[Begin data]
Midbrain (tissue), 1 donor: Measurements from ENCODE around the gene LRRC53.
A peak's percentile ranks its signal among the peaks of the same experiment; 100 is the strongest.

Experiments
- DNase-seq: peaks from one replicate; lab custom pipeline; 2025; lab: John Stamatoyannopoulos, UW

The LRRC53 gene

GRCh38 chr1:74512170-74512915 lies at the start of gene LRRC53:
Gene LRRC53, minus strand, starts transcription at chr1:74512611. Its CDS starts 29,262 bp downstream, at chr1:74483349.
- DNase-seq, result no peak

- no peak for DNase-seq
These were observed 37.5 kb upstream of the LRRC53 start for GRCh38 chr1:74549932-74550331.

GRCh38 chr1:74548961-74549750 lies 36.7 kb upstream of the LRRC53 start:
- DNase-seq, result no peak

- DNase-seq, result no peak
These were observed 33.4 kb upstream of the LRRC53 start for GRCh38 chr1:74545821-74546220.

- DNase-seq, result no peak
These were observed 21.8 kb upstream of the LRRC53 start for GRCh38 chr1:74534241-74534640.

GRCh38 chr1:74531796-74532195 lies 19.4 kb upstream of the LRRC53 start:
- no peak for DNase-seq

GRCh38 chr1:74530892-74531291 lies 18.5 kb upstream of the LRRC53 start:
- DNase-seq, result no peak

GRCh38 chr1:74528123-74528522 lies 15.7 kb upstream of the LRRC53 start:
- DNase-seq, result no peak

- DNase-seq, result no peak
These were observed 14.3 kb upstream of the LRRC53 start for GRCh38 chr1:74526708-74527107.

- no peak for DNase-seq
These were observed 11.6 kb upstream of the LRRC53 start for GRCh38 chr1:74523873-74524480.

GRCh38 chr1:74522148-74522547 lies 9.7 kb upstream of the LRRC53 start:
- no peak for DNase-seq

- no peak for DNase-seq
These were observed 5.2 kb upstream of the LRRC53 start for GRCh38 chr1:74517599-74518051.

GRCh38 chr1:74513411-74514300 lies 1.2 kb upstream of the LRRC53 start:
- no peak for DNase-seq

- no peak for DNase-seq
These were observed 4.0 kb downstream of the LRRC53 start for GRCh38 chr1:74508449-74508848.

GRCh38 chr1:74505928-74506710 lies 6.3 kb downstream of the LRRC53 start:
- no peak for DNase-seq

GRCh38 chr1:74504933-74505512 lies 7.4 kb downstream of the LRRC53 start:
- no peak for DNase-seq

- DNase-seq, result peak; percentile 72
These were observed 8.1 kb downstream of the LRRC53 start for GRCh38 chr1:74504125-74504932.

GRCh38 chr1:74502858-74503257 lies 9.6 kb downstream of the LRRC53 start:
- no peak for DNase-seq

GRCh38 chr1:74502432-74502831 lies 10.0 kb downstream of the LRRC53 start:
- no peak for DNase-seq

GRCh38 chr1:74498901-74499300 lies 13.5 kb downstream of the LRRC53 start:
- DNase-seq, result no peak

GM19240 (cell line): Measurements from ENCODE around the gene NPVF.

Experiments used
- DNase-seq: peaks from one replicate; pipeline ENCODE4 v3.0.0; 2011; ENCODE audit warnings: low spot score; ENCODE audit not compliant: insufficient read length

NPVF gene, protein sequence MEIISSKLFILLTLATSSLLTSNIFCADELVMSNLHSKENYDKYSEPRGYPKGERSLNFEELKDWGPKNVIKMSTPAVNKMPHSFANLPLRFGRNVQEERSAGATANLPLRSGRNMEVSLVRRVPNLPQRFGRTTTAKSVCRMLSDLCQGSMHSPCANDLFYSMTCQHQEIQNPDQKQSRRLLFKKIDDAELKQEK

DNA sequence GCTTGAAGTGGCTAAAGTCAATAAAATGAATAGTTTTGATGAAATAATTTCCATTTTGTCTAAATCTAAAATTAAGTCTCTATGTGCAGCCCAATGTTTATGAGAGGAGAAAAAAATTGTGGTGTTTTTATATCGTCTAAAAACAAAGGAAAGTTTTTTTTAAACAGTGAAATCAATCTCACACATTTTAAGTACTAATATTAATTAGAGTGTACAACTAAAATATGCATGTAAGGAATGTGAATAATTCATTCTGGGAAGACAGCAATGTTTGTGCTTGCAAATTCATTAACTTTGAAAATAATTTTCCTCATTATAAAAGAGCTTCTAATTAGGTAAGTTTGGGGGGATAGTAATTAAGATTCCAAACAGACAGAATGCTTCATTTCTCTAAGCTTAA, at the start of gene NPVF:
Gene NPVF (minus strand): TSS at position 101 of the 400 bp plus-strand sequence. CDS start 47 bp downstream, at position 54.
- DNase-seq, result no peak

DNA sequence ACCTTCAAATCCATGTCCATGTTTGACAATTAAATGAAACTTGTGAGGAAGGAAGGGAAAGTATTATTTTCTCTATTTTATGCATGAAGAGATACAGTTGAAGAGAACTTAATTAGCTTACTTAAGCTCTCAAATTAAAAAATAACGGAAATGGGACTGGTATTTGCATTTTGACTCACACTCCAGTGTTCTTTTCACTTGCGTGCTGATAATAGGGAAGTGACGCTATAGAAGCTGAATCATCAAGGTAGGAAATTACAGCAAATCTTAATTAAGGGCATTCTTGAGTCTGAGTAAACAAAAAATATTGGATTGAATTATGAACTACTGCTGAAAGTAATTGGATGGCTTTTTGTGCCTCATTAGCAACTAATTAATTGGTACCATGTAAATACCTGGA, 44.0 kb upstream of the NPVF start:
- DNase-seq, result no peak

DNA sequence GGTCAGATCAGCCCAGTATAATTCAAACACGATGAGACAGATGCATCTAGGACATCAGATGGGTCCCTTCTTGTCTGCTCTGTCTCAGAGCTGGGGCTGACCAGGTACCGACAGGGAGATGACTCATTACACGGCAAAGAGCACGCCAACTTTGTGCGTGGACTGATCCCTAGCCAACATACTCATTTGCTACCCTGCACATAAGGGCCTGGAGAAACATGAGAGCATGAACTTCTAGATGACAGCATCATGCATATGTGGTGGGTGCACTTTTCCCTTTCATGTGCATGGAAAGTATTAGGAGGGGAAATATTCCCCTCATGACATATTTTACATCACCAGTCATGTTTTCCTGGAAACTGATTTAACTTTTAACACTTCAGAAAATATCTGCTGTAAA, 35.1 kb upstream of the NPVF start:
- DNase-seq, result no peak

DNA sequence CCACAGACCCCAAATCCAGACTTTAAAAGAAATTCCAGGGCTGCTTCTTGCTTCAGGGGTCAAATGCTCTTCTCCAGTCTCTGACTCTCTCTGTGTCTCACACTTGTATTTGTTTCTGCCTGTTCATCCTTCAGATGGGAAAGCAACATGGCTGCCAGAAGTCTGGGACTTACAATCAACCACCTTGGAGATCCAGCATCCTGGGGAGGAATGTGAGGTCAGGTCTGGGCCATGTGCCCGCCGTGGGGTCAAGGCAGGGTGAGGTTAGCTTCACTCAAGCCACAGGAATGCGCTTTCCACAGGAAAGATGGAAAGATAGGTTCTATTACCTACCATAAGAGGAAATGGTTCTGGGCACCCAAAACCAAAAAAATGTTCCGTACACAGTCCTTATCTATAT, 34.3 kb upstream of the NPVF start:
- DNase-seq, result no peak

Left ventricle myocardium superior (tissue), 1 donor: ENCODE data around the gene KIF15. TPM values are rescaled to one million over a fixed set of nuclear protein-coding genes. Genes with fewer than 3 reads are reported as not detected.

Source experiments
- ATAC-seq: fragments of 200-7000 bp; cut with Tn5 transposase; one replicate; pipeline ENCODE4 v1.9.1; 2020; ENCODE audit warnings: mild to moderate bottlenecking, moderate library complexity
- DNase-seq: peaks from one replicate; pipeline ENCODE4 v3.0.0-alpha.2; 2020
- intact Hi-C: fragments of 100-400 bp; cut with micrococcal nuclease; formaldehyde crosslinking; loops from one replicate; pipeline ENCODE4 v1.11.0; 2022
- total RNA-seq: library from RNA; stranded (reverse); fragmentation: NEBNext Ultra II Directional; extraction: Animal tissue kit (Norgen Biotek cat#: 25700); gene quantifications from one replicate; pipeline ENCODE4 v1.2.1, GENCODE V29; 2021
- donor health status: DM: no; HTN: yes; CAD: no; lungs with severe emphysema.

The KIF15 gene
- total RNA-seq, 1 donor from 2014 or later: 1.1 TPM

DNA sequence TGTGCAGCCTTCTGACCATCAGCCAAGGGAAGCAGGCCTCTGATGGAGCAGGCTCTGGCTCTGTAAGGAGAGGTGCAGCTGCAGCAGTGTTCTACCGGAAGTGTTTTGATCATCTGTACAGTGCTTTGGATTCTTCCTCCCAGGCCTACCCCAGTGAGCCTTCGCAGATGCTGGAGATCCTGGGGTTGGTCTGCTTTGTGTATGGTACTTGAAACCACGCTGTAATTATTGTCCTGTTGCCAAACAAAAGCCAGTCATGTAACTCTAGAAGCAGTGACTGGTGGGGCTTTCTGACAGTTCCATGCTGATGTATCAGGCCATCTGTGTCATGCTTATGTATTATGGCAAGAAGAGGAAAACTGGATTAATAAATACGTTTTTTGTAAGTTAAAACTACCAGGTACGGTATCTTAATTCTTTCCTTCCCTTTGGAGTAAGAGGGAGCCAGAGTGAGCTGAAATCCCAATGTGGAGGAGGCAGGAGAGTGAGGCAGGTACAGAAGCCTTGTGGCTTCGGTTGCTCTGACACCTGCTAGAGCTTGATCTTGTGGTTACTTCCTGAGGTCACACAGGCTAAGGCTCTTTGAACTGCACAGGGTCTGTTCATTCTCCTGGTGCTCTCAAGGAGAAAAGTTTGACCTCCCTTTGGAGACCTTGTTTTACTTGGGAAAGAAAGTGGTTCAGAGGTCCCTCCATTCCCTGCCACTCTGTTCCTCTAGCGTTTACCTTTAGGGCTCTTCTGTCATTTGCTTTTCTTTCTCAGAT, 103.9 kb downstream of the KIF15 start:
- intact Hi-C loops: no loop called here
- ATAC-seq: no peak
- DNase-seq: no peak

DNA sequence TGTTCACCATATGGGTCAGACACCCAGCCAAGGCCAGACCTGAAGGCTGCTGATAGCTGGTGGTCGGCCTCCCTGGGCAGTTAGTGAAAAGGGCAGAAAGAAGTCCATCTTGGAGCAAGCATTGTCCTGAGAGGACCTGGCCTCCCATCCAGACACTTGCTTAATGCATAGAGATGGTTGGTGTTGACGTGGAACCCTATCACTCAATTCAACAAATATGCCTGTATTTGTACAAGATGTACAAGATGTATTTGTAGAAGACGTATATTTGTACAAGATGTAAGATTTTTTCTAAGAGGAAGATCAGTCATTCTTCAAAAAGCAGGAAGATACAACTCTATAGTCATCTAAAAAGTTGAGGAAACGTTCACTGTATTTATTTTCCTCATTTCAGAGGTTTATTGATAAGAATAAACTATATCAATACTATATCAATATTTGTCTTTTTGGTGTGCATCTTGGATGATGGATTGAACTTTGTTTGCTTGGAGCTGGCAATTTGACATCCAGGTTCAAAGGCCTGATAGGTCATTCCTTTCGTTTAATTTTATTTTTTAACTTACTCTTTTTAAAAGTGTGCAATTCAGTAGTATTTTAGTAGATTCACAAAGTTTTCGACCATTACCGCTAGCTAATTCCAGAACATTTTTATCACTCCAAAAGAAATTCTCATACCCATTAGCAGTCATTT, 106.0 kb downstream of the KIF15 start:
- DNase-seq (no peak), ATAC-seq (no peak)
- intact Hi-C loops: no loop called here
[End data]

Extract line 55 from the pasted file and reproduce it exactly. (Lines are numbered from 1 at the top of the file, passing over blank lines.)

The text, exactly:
- DNase-seq, result no peak